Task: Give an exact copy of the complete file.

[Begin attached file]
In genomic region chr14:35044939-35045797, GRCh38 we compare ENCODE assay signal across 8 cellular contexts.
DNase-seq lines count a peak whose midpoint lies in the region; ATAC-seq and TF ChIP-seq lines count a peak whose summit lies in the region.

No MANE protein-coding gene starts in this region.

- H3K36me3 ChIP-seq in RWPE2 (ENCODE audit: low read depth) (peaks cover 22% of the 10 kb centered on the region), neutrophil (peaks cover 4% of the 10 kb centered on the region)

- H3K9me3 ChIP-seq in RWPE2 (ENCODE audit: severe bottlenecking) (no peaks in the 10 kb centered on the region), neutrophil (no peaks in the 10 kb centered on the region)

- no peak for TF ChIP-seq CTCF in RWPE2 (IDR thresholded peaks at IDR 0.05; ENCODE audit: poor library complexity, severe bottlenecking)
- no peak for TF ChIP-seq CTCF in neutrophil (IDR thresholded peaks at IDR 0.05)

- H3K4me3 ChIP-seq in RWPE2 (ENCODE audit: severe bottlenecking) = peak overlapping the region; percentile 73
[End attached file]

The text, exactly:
In genomic region chr14:35044939-35045797, GRCh38 we compare ENCODE assay signal across 8 cellular contexts.
DNase-seq lines count a peak whose midpoint lies in the region; ATAC-seq and TF ChIP-seq lines count a peak whose summit lies in the region.

No MANE protein-coding gene starts in this region.

- H3K36me3 ChIP-seq in RWPE2 (ENCODE audit: low read depth) (peaks cover 22% of the 10 kb centered on the region), neutrophil (peaks cover 4% of the 10 kb centered on the region)

- H3K9me3 ChIP-seq in RWPE2 (ENCODE audit: severe bottlenecking) (no peaks in the 10 kb centered on the region), neutrophil (no peaks in the 10 kb centered on the region)

- no peak for TF ChIP-seq CTCF in RWPE2 (IDR thresholded peaks at IDR 0.05; ENCODE audit: poor library complexity, severe bottlenecking)
- no peak for TF ChIP-seq CTCF in neutrophil (IDR thresholded peaks at IDR 0.05)

- H3K4me3 ChIP-seq in RWPE2 (ENCODE audit: severe bottlenecking) = peak overlapping the region; percentile 73